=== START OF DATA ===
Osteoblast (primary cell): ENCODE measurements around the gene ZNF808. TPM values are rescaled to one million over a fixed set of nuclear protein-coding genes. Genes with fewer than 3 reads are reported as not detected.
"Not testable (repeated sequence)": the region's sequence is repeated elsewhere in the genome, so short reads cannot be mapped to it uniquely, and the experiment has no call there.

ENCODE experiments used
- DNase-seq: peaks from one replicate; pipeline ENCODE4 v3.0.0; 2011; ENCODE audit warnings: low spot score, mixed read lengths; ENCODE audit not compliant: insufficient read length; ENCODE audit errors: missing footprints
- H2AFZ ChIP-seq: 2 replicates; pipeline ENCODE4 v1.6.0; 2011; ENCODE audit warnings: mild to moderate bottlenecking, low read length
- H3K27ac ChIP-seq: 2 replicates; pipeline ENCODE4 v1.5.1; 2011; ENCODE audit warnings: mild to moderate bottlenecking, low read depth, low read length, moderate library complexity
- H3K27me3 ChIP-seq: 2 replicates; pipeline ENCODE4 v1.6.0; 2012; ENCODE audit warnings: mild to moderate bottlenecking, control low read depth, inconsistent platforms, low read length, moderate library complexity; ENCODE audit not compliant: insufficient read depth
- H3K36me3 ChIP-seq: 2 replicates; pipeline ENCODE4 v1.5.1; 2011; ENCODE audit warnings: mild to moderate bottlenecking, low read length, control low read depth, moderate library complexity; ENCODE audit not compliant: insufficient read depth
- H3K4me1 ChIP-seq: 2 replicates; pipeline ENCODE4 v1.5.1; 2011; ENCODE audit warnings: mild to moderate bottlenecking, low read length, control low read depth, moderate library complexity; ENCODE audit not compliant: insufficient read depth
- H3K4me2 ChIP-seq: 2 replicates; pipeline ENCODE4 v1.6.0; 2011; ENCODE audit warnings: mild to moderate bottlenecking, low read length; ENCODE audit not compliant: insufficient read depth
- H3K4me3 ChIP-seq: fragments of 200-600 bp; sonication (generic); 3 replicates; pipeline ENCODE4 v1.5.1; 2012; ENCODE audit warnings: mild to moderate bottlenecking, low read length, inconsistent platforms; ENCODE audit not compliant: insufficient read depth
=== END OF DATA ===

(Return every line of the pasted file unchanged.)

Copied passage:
Osteoblast (primary cell): ENCODE measurements around the gene ZNF808. TPM values are rescaled to one million over a fixed set of nuclear protein-coding genes. Genes with fewer than 3 reads are reported as not detected.
"Not testable (repeated sequence)": the region's sequence is repeated elsewhere in the genome, so short reads cannot be mapped to it uniquely, and the experiment has no call there.

ENCODE experiments used
- DNase-seq: peaks from one replicate; pipeline ENCODE4 v3.0.0; 2011; ENCODE audit warnings: low spot score, mixed read lengths; ENCODE audit not compliant: insufficient read length; ENCODE audit errors: missing footprints
- H2AFZ ChIP-seq: 2 replicates; pipeline ENCODE4 v1.6.0; 2011; ENCODE audit warnings: mild to moderate bottlenecking, low read length
- H3K27ac ChIP-seq: 2 replicates; pipeline ENCODE4 v1.5.1; 2011; ENCODE audit warnings: mild to moderate bottlenecking, low read depth, low read length, moderate library complexity
- H3K27me3 ChIP-seq: 2 replicates; pipeline ENCODE4 v1.6.0; 2012; ENCODE audit warnings: mild to moderate bottlenecking, control low read depth, inconsistent platforms, low read length, moderate library complexity; ENCODE audit not compliant: insufficient read depth
- H3K36me3 ChIP-seq: 2 replicates; pipeline ENCODE4 v1.5.1; 2011; ENCODE audit warnings: mild to moderate bottlenecking, low read length, control low read depth, moderate library complexity; ENCODE audit not compliant: insufficient read depth
- H3K4me1 ChIP-seq: 2 replicates; pipeline ENCODE4 v1.5.1; 2011; ENCODE audit warnings: mild to moderate bottlenecking, low read length, control low read depth, moderate library complexity; ENCODE audit not compliant: insufficient read depth
- H3K4me2 ChIP-seq: 2 replicates; pipeline ENCODE4 v1.6.0; 2011; ENCODE audit warnings: mild to moderate bottlenecking, low read length; ENCODE audit not compliant: insufficient read depth
- H3K4me3 ChIP-seq: fragments of 200-600 bp; sonication (generic); 3 replicates; pipeline ENCODE4 v1.5.1; 2012; ENCODE audit warnings: mild to moderate bottlenecking, low read length, inconsistent platforms; ENCODE audit not compliant: insufficient read depth